Visitors from all around Devon and Cornwall, and even passing by, since it’s pretty close to Exeter. Quicke’s cheese is kind of a big deal if people understand the process of care involved in producing it. More of this can be found by reading our interview with Mary Quicke MBE . Suffice it to say that the team at Quicke’s are passionate about taking the products of the sun, soil and water of their part of the world and produce amazing food with them. Eating in the farm kitchen, you overlook the very fields on which the dairy cows strut their stuff, and then get to eat the result. Which is pretty fly.
From elderly local farmers to young friends who’d crossed Devon, even a chilly February Monday saw the place pretty packed, so the team are certainly doing something right.
In one word
Amid rolling hills and green pastures, Quicke’s farm encompasses 1500 acres of the Devonshire countryside. It’s a working farm, so there may be any number of farming activities taking place as you dine. Recently, Mary has set up the farm kitchen, following an inspirational visit to San Francisco. Her idea was to create a dining space wherein visitors can see the land from which it all began.
The actual farm kitchen sits inside a large marquee with a space heater. It was when the tops of the moors were dusted with snow that we visited, and the very first croci were pushing their way into the world. But that space heater kept us warm as we ate and drank.
With a small team of nine cheese makers, and several other key players on board, the ethos amongst the staff is well communicated: from the farm manager to Mary herself, and from the waiting staff to the chef, everyone seemed to really take pride in everything Quicke’s stands for. With an ethos of treating their animals and people well, and commitment to sustainable farming, Quicke’s are really quite special.
Unsurprisingly, given Mary’s adoration of her native Devon, and commitment to localism, everything is locally sourced wherever possible. So we thought it’d be rude not to have a cider. It was the ‘tache’s birthday after all. Just outside of Exeter, Sandford Orchards have a farm where they make delicious, fresh pressed ciders without concentrate. Naturally, I tried the Shaky Bridge at a cool 6%. Apple-y and not too dry, this was a good choice as an all rounder. Heron Valley produce award winning cider, juices and sparklings in deepest Devon too, which are all on sale in the Kitchen and the Shop. Organic pressing of heritage apples seems to be their forte. These would deserve their own review, but it’s great to see that everything is chosen to support the local economy.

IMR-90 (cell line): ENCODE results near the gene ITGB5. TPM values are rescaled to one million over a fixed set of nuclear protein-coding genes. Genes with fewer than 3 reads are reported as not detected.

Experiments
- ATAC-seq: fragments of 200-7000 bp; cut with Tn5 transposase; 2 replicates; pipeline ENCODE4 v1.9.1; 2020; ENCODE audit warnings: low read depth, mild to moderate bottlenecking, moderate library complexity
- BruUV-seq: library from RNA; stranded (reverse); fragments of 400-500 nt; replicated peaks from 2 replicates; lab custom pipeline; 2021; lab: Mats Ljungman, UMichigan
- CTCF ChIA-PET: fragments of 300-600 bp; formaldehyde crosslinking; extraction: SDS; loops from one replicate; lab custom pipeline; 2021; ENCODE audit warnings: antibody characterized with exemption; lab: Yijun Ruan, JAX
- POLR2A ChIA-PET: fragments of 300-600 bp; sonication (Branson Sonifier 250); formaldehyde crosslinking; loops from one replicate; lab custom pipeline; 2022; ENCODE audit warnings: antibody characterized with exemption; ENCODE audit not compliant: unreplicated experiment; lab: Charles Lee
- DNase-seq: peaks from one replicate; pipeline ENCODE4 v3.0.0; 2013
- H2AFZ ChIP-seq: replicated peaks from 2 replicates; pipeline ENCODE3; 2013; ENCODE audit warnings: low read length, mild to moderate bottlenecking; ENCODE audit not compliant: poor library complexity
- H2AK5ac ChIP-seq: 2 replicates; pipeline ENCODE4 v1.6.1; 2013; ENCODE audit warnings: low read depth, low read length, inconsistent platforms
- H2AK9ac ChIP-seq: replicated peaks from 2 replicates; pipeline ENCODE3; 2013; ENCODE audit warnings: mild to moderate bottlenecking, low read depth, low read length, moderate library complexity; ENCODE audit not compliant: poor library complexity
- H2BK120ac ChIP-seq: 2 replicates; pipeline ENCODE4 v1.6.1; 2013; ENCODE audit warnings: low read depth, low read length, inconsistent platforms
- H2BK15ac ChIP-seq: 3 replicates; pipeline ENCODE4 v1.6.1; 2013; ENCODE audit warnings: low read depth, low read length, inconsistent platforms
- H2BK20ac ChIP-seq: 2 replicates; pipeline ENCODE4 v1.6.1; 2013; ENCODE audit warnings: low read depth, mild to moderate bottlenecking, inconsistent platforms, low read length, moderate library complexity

Having recently been converted to trying the odd bit of meat here and there, all Mary’s enthusiastic talk of her cows had me craving beef, but the menu choices reflect what is in season at that time, and I wasn’t yet brave enough to try the wild venison or boar. The ‘tache opted for a warming lamb stew with farm fresh potatoes and veg. We didn’t know it yet, but the energy procured from this meal was going to be vital for the afternoon.
It being a cheese farm, I decided to try the Quicke Platter. Comprising of Mary’s own salad with three different Quicke’s cheeses, a locally produced chutney and a pickled egg, this was a perfect lunch meal, and looked amazing. Being all natural, I was lucky enough to get a double yolked egg, and some edible flowers from Mary’s garden, which made the presentation beautiful.
The vintage cheddar was unlike anything I’ve tasted before with a complex depth of flavour, deriving from the vintage cultures and cloth binding. An elderflower cheese brought out the beefy flavour and is making my mouth water just writing about it. (What is it with me and beef this year?)
All lunches were under £10, the platter just £7.50, and the portion sizes were very reasonable, which made it a really good value for money place, with the added experience of being literally in the middle of where the magic happens.
Quicke’s also make ice cream, and so when a generous warmed brownie, topped with ice cream made right there was on offer, naturally I had to do my duty and have a taste. Often disappointed with desserts, this was a delicious and hearty brownie, which kept me full for our fun in the snow!
Each person we spoke to had a genuine passion for what’s being achieved on the farm, and seemed happy and confident to talk about the food and values of Quicke’s.
Being able to watch the farm working and knowing that everything on the plate came from within a few miles of the farm, if not actually on it is a really marvellous experience. Connecting visitors to their food and its sources is one thing, and as a country girl, it connected me to my past and values that form the future.
The need for fuel
Being an amazing snowy start to February when we went, we hadn’t anticpated getting stuck on slippery black ice on Dartmoor after visiting Quicke’s on our way to do some other reviews (coming up). Thankfully we’d bought some incredible cheese and crackers from the farm shop, and the ‘tache was all warm from lamb stew, which made it the most beautiful traffic jam either of us have ever experienced.
Mary’s own ideas about the need for fuel form the basis for one of her future projects: an anaerobic digester.
Luckily, products can be bought from their online shop at http://www.quickes.co.uk/index.php?pg=onlineshop
Tel: 01392 851222
Quickes Traditional Ltd
Newton St Cyres